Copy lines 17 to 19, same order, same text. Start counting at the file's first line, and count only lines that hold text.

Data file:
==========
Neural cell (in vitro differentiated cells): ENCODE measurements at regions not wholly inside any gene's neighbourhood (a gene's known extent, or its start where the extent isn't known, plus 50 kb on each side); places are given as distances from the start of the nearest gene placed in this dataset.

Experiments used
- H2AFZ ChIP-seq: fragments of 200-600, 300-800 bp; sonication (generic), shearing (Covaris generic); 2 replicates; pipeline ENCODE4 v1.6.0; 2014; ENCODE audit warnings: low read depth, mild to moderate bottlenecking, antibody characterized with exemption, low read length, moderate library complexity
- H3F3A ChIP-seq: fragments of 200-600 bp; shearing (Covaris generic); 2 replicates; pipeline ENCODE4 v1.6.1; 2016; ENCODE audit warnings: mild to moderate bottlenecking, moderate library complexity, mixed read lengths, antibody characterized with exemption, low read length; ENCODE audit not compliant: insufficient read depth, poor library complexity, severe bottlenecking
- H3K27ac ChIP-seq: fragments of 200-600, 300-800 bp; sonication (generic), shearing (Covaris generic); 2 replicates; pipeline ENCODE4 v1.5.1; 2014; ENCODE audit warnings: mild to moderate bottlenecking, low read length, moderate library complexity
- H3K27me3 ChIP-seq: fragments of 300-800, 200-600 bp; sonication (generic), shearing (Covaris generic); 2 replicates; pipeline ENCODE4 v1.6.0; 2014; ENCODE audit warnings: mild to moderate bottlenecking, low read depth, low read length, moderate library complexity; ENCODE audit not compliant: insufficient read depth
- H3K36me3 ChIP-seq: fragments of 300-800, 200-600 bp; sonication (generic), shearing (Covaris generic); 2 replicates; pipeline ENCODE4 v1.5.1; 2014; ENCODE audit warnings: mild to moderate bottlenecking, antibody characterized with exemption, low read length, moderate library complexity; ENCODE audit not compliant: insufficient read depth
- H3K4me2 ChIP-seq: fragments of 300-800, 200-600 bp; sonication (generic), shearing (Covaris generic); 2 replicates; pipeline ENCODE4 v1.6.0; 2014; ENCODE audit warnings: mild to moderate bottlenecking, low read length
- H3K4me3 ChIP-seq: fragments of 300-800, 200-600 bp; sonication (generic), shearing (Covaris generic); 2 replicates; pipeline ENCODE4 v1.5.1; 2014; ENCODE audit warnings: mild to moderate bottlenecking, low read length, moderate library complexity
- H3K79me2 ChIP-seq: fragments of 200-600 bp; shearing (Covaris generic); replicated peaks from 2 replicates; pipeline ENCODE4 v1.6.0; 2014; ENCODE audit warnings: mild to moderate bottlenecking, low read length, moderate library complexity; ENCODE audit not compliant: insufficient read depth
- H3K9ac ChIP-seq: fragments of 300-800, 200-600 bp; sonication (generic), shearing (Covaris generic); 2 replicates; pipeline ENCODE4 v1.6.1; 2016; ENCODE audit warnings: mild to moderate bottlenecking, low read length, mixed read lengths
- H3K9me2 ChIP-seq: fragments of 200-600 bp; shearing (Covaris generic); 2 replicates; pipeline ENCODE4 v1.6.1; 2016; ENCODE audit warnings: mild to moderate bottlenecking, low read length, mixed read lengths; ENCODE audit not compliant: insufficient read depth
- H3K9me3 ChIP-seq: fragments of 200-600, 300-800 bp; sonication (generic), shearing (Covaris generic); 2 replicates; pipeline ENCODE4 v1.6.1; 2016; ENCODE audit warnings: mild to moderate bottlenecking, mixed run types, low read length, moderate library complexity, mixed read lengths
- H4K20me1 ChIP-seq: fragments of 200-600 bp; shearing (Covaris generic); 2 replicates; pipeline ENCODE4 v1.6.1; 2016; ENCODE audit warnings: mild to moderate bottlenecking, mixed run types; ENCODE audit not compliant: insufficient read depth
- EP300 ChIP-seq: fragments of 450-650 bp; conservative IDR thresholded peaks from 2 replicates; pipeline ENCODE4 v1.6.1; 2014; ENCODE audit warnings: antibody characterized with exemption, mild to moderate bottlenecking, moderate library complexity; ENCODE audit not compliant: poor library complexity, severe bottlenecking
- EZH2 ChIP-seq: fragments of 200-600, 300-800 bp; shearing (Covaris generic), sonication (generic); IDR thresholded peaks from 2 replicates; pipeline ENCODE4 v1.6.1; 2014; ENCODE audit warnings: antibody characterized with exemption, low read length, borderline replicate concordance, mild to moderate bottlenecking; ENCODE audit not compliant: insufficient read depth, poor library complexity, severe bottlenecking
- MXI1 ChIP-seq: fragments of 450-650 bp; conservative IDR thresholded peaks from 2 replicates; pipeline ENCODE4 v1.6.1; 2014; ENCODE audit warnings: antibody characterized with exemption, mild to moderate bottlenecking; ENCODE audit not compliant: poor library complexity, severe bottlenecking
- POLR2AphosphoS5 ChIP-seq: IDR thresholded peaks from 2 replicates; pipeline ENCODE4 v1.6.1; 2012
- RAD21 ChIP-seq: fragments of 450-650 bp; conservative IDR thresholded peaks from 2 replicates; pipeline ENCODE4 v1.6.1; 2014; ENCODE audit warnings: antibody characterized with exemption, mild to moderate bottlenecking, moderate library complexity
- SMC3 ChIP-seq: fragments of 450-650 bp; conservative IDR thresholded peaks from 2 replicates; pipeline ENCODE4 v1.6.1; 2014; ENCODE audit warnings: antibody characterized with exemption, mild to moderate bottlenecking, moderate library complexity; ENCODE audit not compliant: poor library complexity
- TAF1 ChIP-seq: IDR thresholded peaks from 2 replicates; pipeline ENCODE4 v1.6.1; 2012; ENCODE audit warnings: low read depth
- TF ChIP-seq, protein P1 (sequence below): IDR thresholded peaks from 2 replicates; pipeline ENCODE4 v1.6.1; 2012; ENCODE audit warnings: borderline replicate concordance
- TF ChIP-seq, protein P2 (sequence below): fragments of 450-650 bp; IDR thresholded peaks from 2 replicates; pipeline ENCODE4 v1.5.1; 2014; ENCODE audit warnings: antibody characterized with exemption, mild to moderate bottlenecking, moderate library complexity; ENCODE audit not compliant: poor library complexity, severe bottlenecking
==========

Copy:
- MXI1 ChIP-seq: fragments of 450-650 bp; conservative IDR thresholded peaks from 2 replicates; pipeline ENCODE4 v1.6.1; 2014; ENCODE audit warnings: antibody characterized with exemption, mild to moderate bottlenecking; ENCODE audit not compliant: poor library complexity, severe bottlenecking
- POLR2AphosphoS5 ChIP-seq: IDR thresholded peaks from 2 replicates; pipeline ENCODE4 v1.6.1; 2012
- RAD21 ChIP-seq: fragments of 450-650 bp; conservative IDR thresholded peaks from 2 replicates; pipeline ENCODE4 v1.6.1; 2014; ENCODE audit warnings: antibody characterized with exemption, mild to moderate bottlenecking, moderate library complexity